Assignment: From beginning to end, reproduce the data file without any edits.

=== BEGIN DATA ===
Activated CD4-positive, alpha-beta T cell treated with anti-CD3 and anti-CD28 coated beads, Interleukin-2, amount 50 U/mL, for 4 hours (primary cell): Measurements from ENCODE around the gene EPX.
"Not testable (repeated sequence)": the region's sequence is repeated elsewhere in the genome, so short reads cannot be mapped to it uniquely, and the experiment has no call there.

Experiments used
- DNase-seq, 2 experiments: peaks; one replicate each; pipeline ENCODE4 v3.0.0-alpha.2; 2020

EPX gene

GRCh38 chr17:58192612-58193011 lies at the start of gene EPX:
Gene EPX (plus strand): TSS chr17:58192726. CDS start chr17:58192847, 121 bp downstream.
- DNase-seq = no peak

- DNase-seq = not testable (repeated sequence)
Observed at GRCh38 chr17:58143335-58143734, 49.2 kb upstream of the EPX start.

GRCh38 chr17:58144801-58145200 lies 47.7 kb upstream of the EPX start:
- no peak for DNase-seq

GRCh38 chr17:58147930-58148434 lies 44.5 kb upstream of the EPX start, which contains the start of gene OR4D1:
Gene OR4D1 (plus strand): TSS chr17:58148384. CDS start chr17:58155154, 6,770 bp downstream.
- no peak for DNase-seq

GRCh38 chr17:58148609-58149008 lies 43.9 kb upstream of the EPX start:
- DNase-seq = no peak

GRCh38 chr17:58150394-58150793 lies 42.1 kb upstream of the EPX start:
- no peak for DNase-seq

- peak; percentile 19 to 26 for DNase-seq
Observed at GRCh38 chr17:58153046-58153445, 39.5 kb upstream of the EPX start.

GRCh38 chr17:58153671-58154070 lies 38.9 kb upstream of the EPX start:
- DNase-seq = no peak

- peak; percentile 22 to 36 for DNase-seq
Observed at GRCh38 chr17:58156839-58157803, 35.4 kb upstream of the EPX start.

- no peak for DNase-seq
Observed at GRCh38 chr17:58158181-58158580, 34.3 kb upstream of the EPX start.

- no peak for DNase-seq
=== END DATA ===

Activated CD4-positive, alpha-beta T cell treated with anti-CD3 and anti-CD28 coated beads, Interleukin-2, amount 50 U/mL, for 4 hours (primary cell): Measurements from ENCODE around the gene EPX.
"Not testable (repeated sequence)": the region's sequence is repeated elsewhere in the genome, so short reads cannot be mapped to it uniquely, and the experiment has no call there.

Experiments used
- DNase-seq, 2 experiments: peaks; one replicate each; pipeline ENCODE4 v3.0.0-alpha.2; 2020

EPX gene

GRCh38 chr17:58192612-58193011 lies at the start of gene EPX:
Gene EPX (plus strand): TSS chr17:58192726. CDS start chr17:58192847, 121 bp downstream.
- DNase-seq = no peak

- DNase-seq = not testable (repeated sequence)
Observed at GRCh38 chr17:58143335-58143734, 49.2 kb upstream of the EPX start.

GRCh38 chr17:58144801-58145200 lies 47.7 kb upstream of the EPX start:
- no peak for DNase-seq

GRCh38 chr17:58147930-58148434 lies 44.5 kb upstream of the EPX start, which contains the start of gene OR4D1:
Gene OR4D1 (plus strand): TSS chr17:58148384. CDS start chr17:58155154, 6,770 bp downstream.
- no peak for DNase-seq

GRCh38 chr17:58148609-58149008 lies 43.9 kb upstream of the EPX start:
- DNase-seq = no peak

GRCh38 chr17:58150394-58150793 lies 42.1 kb upstream of the EPX start:
- no peak for DNase-seq

- peak; percentile 19 to 26 for DNase-seq
Observed at GRCh38 chr17:58153046-58153445, 39.5 kb upstream of the EPX start.

GRCh38 chr17:58153671-58154070 lies 38.9 kb upstream of the EPX start:
- DNase-seq = no peak

- peak; percentile 22 to 36 for DNase-seq
Observed at GRCh38 chr17:58156839-58157803, 35.4 kb upstream of the EPX start.

- no peak for DNase-seq
Observed at GRCh38 chr17:58158181-58158580, 34.3 kb upstream of the EPX start.

- no peak for DNase-seq